NC STATE Home Page NC STATE UNIVERSITY - Environmental Health and Safety 2620 Wolf Village Way Cmpus Box 8007, Raleigh NC 27695  Phone 919.515.7915 FAX 919.515.6307 NC STATE Home Page

Management of Paint Containing Lead


Clean up and waste


To provide guidance on the management of painted surfaces on campus, reduce the risk of exposure to lead, and ensure compliance with NC Occupational Safety and Health regulations.


The requirements of this policy apply to all University employees.  It also applies to contractors and their subcontractors who have been hired to work on campus.


There are many buildings on campus that were built before 1977 when the Consumer Product Safety Commission started restricting the amount of lead in residential paint to 0.06% by weight or less.  There are areas on campus that have surfaces covered with paint that contains 0.5% or more of lead by weight, which is commonly refereed to as lead-based paint.  While lead-based paint is a hazard to small children, the Center for Disease Control knows of no cases where adults have been poisoned by simply inhabiting a building containing this material. 

Lead-based paints can be managed in place as long as they are maintained.  Older paint that is in good condition or that has been painted over with newer paint is not a concern.  Moisture problems or water leaks can cause paint to fail and start peeling.  Problem areas such as these should be identified and brought to the attention of the maintenance staff.

There are also areas on campus that have surfaces covered with paint that contain less than 0.5%, but more than 0.06% of lead.  This paint does not met the definition of lead-base paint, yet it contains lead in amounts that can cause an excessive occupational exposure to air-born lead dust if certain activities are performed on it.  Manual scraping, sanding, or demolition of a structure covered with this paint can generate air-borne lead dust at levels that exceed the occupational Permissible Exposure Limit (PEL) for lead.


Any University structure built before 1978 must be presumed as having paint containing lead until proven otherwise.  All paint containing lead must be properly maintained and repaired if damaged.  Precautions must be taken to avoid disturbing painted surfaces during routine maintenance, repair, and renovation work. 


Building Occupants

The mere presence of lead-based paint in a building does not create a hazard.  The risk depends on where the paint is located, the condition it is in, the way the painted surface is treated, and the potential for human exposure.  If you work in a
building that was built before 1978 you should:

  1. Avoid any activity that would disturb painted surfaces.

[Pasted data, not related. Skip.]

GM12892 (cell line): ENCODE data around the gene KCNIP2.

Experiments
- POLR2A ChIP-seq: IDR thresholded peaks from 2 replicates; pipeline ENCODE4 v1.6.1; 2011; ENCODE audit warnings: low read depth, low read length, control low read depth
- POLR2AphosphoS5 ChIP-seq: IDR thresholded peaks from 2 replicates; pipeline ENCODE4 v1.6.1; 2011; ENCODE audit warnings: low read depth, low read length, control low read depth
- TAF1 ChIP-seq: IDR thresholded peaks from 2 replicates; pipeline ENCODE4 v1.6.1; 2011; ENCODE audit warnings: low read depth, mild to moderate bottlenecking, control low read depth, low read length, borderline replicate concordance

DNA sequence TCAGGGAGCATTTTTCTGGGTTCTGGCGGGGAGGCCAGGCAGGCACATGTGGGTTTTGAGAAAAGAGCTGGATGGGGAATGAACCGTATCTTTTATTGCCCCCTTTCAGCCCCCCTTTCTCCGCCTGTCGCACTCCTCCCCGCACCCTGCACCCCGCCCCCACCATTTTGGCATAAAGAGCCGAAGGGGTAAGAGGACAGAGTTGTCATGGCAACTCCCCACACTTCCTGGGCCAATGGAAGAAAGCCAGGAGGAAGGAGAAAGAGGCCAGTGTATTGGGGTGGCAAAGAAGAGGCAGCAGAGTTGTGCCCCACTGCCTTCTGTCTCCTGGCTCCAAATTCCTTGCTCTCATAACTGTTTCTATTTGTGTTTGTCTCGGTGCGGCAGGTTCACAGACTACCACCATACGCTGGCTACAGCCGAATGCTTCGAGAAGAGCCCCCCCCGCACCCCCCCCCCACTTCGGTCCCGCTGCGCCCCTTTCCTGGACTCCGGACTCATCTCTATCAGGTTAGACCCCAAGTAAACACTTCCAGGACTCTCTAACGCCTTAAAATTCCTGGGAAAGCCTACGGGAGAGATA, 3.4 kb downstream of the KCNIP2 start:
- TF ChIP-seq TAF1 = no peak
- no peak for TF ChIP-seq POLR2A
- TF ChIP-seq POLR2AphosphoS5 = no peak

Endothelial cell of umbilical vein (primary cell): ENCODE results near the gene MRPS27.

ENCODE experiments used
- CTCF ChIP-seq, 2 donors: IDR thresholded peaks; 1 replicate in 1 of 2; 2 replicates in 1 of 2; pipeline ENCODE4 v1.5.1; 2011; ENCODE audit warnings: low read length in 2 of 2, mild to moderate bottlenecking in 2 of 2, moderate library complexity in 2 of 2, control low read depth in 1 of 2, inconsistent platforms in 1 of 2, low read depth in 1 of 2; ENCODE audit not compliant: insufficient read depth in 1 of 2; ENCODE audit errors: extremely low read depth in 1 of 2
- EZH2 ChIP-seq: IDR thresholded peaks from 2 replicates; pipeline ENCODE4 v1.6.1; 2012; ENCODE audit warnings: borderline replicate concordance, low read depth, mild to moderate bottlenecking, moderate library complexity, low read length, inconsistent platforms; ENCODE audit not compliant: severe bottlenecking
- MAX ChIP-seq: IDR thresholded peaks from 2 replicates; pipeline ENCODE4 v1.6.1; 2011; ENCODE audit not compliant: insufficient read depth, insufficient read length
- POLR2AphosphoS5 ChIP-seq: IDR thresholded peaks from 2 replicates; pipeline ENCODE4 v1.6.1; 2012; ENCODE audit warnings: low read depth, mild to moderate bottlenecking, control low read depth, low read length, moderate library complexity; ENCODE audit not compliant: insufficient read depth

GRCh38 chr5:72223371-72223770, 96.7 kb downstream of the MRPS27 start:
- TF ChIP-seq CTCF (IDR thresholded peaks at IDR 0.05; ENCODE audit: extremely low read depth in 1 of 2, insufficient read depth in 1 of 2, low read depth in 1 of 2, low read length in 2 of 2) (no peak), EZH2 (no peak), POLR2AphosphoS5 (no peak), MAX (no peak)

2. Pay attention to the condition of painted surfaces in your area.
  3. Report any damaged or visibly deteriorating paint to your building liaison and ask them to submit a work request to have it repaired.

If you have questions or concerns about the condition or level of lead in the paint in your area, contact Environmental Health & Safety at 515 – 8658.

Building Liaisons and Facility Coordinators

If you are responsible for a building that was built before 1978 you should:

  1. Pay attention to the condition of painted surfaces in your building.
  2. Promptly submit work requests to repair any damaged or visibly deteriorating paint.
  3. Instruct building occupants not to disturb painted surfaces.
  4. Submit a Building Modification Form for any renovation, construction, or demolition project that will disturb painted surfaces.
  5. Never hire a contractor without first having Design & Construction Services review the project.
  6. Notify all contractors biding on projects of any lead survey information.  In the absence of survey information instruct the contractor to presume lead is present.

Project Planners and Managers (outside contractors)

If you plan or manage projects that will disturb painted surfaces you should:

  1. Request from EH&S any past paint survey records of the area.
  2. Arrange for a paint survey if needed. Notify in writing all contractors biding on work of paint survey information.
  3. Include the Contractor Advisory on Lead in all construction documents.
  4. For projects that will disturb paint containing lead, request from the contractor a plan on how he will comply with the NC OSH Construction Lead Standard
  5. and prevent lead dust from leaving the work area.
  6. Verify that the work area has been thoroughly cleaned before releasing the contractor.

Maintenance, renovation, or painting staff

If you perform activities that may disturb painted surfaces you should:

  1. Attend the Lead Awareness class given by EH&S.
  2. Read and understand the NC State University Management Plan for     Occupational Exposure to Lead.
  3. Notify EH&S when planning a job that will disturb painted surfaces and      arrange for air sampling if needed.
  4. Evaluate each job for the proper use of personal protective equipment (PPE),work practices, and hygiene practices.

Clean up and waste disposal

A thorough cleaning is very important after a project that disturbs paint that contains lead.  All dust, paint chips, and debris must be cleaned up and sealed in plastic bags.  Vacuuming with HEPA filtered shop-vacs and/or wet cleaning methods must be used.

All waste such as paint chips, paint stripper residue or debris, protective clothing, and plastic sheeting must be collected and disposed of as hazardous waste.  Contact EH&S at 515 – 6864 for information on disposal of lead related waste.

This information is intended as a general guideline only.  EH&S has available information from the National Institute of Building Sciences (NIBS) on specific work practices and control measures.  Contact EH&S at 515 – 8658 for any issues related to lead.